Metal theft payouts costing insurers '£1m a week'

  • 21 May 2012
  • From the section UK
Stolen plaque broken into pieces
Image caption Memorial plaques and copper railway cabling are among the common targets for metal thieves

Insurers are paying out more than £1m a week to victims of metal theft, the Association of British Insurers (ABI) has claimed.

The group said UK metal theft had doubled in the past five years to about 1,000 reported incidents a week.

The disruption the crime causes costs the UK economy about £770m a year.

The ABI said metal theft was an "ever-present threat" and it will meet the government and British Transport Police on Tuesday to debate the issue.

Nick Starling, the ABI's director of general insurance, said: "Metal thieves are putting lives at risk, causing expensive damage and massive disruption.

"This is why we are working with the Government to crack down on metal thefts".

Tougher penalties

The association - which speaks on behalf of the insurance industry - said 300 tonnes of metal was stolen per week, which is the equivalent of 300 cars.

Mr Starling said the ABI supports Government action which will make it harder to sell on stolen metal and tougher penalties for offenders.

The Home Office could create a register for scrap dealers - and cash payments could be banned - to make metal transactions easier to trace.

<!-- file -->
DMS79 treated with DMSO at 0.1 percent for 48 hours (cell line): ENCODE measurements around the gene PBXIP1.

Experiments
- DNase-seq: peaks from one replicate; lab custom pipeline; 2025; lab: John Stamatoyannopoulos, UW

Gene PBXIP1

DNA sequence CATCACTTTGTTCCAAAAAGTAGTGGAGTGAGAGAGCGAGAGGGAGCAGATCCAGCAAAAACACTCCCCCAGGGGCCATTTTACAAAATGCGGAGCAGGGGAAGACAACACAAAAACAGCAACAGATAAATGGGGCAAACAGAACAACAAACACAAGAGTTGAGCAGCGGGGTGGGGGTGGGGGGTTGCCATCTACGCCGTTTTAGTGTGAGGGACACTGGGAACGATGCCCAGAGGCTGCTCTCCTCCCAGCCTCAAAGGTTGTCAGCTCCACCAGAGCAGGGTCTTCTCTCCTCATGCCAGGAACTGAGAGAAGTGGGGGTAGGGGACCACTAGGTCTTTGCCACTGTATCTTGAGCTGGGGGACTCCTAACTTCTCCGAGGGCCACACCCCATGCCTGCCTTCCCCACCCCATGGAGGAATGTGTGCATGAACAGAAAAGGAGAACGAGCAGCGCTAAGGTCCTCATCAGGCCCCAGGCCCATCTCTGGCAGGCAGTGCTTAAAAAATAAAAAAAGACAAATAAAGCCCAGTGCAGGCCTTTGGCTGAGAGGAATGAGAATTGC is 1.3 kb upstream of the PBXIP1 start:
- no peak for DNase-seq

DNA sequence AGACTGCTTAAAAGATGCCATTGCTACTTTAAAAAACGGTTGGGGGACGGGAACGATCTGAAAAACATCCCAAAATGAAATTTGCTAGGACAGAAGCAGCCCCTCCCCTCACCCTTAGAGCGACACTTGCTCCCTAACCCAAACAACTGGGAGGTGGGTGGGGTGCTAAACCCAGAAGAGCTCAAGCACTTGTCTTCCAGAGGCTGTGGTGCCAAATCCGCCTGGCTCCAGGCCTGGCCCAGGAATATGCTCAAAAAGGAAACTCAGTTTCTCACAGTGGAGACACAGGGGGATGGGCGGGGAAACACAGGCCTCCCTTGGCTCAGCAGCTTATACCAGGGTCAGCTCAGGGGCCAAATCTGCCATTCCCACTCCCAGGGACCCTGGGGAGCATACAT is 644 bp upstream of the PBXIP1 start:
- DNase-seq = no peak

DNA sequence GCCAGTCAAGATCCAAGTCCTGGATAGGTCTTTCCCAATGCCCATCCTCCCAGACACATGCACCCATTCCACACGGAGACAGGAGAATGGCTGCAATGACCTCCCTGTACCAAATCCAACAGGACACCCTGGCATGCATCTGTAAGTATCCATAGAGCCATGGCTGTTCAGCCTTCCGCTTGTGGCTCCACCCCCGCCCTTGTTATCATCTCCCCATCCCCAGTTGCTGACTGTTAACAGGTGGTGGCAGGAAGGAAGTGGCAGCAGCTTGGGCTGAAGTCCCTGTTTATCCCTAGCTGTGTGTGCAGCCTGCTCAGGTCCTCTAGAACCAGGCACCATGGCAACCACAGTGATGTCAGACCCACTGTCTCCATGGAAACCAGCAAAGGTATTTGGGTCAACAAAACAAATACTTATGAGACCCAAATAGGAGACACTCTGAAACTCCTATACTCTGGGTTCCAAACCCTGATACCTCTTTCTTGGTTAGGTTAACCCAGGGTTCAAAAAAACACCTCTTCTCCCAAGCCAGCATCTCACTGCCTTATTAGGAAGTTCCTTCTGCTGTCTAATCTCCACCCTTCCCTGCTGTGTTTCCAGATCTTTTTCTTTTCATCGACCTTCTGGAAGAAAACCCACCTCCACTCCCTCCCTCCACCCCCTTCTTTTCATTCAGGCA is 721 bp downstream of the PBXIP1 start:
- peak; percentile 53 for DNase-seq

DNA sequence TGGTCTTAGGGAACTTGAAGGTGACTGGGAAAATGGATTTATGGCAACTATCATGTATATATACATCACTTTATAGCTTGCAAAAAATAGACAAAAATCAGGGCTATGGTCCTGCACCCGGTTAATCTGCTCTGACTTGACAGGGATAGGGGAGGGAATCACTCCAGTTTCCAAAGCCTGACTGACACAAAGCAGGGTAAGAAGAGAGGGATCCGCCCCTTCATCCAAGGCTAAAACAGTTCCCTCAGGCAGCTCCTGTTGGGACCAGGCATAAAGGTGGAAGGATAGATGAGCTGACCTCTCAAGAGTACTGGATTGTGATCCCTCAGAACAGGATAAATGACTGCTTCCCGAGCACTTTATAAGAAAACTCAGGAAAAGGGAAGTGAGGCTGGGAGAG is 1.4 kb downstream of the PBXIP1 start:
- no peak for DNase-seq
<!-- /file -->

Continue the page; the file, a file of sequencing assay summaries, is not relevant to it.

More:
The metal recycling industry is worth £5.6bn and employs 8,000 people in the UK.

Mr Starling said: "From delayed train journeys to loss of telephone and internet connections, to damaged churches, most people are affected by this crime.

"Insurers have a key role to play, not only compensating those insured but in helping their customers take sensible security measures to reduce this ever-present threat."

There have been growing calls for action among the railway industry because the copper used in railway cabling has a high scrap value.

Nearly four million passengers had their train journeys disrupted in 2011, at a cost of more than £16m.

Last week, thieves stole an A3-sized metal plaque erected to commemorate the deaths of two young boys, killed in an IRA bomb attack in Warrington, Cheshire, in 1993.

One of the boy's fathers described the action as "soulless, heartless and very offensive". It is thought the plaque is worth no more than £30.

Elsewhere, drain covers in Birmingham are now forensically marked after nearly 1,000 were stolen in the last six months of last year.

West Midlands Police told the BBC in February metal theft was having a "significant impact" in the region.

A village near Chester suffered a communications blackout affecting homes, schools and the doctor's surgery after thieves stole underground telecom cables.

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